For this church:
Nottingham South Deanery
St Andrew’s Church is situated on Mansfield Road, opposite the Church (Rock) Cemetery, on or near the site of the Nottingham gallows. It was built by William Knight in 1869-71, with a west baptistery added by S R Stevenson in 1884 and vestries by Heazell & Sons in 1905.
Built of rock-faced Bulwell stone, it comprises a nave of four bays and aisles, a chancel under the tower, a sanctuary, transept chapels, baptistry, north and south porches and a tower with tourelles and with a broach spire, containing one bell by Mears & Stainbank dated 1871.
Heazell & Sons made additions including sedilia (1918), organ case (1933 for a Snetzler organ) and choir stalls (1934). A rood screen (1918) partly survives in the north aisle, and the north chapel (1931, with screen) includes a 1921 war memorial.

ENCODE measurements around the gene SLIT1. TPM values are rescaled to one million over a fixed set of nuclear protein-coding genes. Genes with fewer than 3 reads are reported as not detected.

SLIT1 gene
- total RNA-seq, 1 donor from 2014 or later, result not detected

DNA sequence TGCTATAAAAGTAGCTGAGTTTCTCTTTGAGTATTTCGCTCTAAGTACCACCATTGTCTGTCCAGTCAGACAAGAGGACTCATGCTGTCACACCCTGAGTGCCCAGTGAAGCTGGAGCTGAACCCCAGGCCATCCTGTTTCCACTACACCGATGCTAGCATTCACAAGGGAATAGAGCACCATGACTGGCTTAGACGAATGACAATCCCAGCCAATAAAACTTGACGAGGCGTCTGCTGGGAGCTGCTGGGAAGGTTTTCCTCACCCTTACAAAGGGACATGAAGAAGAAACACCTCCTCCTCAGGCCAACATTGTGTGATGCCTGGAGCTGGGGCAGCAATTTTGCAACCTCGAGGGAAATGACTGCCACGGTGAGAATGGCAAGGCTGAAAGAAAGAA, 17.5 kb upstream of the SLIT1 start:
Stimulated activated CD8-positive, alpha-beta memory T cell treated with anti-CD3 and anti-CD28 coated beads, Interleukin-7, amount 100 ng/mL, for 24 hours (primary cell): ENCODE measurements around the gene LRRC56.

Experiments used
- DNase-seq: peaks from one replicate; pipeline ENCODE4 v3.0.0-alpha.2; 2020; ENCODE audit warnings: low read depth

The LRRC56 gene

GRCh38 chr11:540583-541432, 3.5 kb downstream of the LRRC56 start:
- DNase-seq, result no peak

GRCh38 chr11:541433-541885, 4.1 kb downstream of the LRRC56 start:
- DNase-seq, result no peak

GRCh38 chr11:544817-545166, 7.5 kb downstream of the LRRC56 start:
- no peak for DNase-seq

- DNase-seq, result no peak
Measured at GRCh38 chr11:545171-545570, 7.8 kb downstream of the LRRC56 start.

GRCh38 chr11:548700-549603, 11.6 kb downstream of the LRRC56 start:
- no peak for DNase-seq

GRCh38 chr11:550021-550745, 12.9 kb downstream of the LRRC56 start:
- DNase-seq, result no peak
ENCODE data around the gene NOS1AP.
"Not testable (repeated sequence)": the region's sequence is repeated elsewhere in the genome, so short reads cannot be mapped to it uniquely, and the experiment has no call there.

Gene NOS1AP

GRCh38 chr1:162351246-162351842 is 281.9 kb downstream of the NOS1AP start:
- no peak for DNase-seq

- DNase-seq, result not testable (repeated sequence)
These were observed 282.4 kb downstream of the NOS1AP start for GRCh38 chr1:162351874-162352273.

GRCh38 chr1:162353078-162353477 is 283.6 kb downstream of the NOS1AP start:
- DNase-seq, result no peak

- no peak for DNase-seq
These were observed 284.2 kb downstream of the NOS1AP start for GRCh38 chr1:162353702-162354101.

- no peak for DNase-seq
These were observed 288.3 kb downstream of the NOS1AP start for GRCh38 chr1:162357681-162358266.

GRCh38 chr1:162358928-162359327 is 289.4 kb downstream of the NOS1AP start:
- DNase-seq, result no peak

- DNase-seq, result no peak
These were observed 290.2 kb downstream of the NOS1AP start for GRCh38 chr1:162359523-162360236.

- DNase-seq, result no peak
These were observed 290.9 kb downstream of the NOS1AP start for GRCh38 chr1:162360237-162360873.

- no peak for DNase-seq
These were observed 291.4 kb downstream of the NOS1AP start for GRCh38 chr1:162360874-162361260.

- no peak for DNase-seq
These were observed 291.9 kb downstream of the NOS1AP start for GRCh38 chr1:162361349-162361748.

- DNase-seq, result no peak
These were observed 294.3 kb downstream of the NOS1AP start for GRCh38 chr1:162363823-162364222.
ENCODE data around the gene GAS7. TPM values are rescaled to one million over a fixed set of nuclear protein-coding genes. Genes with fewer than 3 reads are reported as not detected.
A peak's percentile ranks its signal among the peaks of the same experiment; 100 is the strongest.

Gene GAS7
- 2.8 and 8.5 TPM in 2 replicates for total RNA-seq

There is a tall clerestory with lancet windows and roundels.
Late 19th century and early 20th century stained glass includes four windows by Gibbs & Howard dated 1882. Of the baptistery windows one, of David by Andrew Stoddart and dating from 1932, is probably the best. In the aisles to the west is a good pair of double windows with roundels by H O & Charles Powell, 1902. There is also a west window by Heaton, Butler & Bayne from 1871.
The tower is a prominent Nottingham landmark, although Pevsner said the spire was ‘blunt’ and Elain Harwood chose ‘bulbous’.
Particular thanks to Abbey Rees-Hales for research on this entry and to Geoff Buxton for the photographs.